Click Here to See the Program of the Dedication Ceremony (with a list of all known Civil War veteran burials in the Gosport Cemetery)

Click Here to See a List of Known 59th Indiana Soldiers Who Died While at Camp Hughes


Memorial Before Cleaning and Installation of Plaque


Memorial After Cleaning and Installation of Plaque



Camp Hughes Plaque on Granite Marker in the Gosport Cemetery



Ben Harrison Camp Members in Attendance at the Plaque Dedication - Left to Right:  Mike Beck (Commander)
Jerry Thompson (Secretary), Phil McClure (Past Camp Commander), John Copeland (Color Bearer),
Mike Tomey (Chaplain), Tim Beckman (Senior Vice Commander), and David Wiley (Council)



Members of the 27th Indiana Co. D, SVR and the 11th Indiana Reenactment Group Firing One of 
Three Vollies
During the Dedication Ritual


BEN HARRISON CAMP HELPS TO UNCOVER GOSPORT CEMETERY’S CIVIL WAR HISTORY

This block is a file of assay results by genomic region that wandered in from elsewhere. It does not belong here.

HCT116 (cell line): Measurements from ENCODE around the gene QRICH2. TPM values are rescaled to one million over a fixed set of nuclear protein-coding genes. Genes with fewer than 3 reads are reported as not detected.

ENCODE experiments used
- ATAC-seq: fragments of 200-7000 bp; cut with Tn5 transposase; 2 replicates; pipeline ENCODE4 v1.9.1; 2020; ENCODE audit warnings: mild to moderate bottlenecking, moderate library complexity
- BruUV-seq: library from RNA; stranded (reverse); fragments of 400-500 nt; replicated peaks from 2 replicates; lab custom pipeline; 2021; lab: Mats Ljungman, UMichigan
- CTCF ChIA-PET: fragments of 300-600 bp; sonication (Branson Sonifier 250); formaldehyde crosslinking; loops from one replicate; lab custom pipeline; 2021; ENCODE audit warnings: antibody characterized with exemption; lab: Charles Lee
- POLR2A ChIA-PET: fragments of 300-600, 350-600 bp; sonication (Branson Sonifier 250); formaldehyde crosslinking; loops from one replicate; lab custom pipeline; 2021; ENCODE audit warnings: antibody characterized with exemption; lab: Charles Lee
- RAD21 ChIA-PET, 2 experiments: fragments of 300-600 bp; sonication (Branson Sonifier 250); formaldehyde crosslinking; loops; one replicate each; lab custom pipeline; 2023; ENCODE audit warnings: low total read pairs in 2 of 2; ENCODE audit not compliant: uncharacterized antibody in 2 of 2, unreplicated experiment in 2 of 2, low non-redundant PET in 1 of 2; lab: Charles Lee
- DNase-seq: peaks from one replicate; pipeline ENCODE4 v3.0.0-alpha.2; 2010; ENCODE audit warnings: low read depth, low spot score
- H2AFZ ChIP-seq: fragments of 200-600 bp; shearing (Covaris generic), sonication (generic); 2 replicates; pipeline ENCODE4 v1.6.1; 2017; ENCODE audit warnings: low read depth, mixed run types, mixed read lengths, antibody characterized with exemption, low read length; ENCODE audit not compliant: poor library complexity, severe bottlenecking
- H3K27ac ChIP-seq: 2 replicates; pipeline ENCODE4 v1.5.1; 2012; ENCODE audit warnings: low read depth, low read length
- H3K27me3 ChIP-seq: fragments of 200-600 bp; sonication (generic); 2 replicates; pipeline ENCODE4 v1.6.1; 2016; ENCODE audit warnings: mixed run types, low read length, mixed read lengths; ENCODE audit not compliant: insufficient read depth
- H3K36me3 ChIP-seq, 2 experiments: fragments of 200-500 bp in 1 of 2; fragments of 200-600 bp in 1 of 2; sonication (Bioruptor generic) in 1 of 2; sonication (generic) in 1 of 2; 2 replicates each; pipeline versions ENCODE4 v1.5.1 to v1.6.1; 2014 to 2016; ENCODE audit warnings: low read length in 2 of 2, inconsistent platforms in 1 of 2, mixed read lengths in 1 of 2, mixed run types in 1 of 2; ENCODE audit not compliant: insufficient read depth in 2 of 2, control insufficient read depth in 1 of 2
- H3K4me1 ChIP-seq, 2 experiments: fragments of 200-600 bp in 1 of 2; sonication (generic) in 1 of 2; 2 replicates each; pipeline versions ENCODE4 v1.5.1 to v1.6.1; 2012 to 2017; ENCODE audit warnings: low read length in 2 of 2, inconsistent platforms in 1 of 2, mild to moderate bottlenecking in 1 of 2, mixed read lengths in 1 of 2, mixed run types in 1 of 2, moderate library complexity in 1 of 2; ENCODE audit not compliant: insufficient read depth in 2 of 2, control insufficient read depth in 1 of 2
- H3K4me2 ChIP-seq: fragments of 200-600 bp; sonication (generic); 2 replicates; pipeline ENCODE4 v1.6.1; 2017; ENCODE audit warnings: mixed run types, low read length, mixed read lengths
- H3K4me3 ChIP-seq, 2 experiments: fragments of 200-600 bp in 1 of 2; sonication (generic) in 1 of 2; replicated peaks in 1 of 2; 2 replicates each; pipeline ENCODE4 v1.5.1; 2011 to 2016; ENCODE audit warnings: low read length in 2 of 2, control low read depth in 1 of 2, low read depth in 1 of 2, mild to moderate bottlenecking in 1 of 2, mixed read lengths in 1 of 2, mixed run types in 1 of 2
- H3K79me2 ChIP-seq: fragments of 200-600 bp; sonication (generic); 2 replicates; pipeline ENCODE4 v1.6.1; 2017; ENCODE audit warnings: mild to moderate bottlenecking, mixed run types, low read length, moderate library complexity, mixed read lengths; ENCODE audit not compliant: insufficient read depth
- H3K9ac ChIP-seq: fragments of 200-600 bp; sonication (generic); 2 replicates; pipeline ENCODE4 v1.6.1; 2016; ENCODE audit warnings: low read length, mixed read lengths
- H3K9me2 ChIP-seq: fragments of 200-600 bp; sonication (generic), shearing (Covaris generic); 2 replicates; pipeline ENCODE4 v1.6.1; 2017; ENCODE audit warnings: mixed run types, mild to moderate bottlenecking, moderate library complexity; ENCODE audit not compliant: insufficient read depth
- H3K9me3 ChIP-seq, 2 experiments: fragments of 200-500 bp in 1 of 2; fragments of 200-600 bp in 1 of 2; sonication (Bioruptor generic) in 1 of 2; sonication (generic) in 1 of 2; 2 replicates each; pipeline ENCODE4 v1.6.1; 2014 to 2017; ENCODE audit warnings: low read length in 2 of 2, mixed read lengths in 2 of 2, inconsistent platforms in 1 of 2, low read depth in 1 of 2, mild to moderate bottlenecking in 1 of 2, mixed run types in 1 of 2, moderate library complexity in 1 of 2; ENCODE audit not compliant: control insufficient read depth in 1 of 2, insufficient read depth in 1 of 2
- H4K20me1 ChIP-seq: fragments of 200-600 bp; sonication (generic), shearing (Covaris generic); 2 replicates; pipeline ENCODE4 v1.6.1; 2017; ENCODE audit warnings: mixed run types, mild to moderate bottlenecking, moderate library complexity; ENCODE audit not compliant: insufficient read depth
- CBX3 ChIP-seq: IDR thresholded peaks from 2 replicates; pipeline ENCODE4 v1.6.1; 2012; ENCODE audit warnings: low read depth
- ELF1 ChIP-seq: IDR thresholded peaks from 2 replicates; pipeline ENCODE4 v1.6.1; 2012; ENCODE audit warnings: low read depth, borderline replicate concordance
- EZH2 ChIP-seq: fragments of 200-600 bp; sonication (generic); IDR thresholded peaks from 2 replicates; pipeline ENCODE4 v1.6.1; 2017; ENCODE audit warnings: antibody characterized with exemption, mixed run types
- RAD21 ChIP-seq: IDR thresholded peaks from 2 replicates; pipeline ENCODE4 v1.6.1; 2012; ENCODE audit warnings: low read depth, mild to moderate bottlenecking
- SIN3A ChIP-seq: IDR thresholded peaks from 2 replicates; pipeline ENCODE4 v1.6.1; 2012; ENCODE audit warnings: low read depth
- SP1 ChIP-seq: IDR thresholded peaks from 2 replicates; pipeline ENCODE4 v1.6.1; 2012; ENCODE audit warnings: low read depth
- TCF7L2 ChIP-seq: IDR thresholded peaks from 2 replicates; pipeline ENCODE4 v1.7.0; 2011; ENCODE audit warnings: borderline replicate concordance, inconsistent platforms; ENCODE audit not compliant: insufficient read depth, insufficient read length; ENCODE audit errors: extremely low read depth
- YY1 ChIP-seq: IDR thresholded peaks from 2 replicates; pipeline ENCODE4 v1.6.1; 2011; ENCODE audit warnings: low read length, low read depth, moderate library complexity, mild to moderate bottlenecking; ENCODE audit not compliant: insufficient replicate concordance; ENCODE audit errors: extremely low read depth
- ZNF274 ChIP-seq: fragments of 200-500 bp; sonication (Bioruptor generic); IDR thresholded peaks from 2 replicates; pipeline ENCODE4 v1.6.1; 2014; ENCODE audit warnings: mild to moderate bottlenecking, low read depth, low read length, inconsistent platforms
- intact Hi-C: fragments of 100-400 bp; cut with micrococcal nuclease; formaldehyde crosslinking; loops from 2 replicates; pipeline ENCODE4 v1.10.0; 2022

By Travis Curry, SEW Editor, published in Spencer Evening World, May 16, 2008

Unknown Civil War Graves Are Marked; Dedication Planned

Working side by side on an unseasonably warm early May morning, Garry Walls, John Copeland, Jerry Thompson, Mike Tomey and a handful of other members of the Sons of Union Veterans of the Civil War Ben Harrison Camp No. 356 spent this Saturday leveling, cleaning and resetting more than a dozen Civil War grave markers in the Gosport Cemetery.

“As a camp we basically encompass everything south of U.S. 40 to the Ohio River,” Walls said, squinting from the late morning sun as he stopped to wipe sweat from his brow. “Each year we select one cemetery to clean and straighten Civil War markers… the fact that Camp Hughes was nearby makes this site special.”

With brush in hand and a simple bucket of water, no potentially harmful chemicals are used, the volunteers began to cleanse away years worth of dirt and mold from the more than century-old marker of John W. Graham, a member of the 154th Regiment Indiana Infantry first organized in Indianapolis on April 20, 1865. “It’s amazing what a little water and elbow grease will do,” Walls laughed.

For over two years the Ben Harrison Camp has embarked on a project to appropriately mark the final resting place of soldiers who died while at Camp Hughes, a Civil War training camp for the 59th Indiana once located one-half mile southwest of Gosport on the White River and named for former Congressman James Hughes.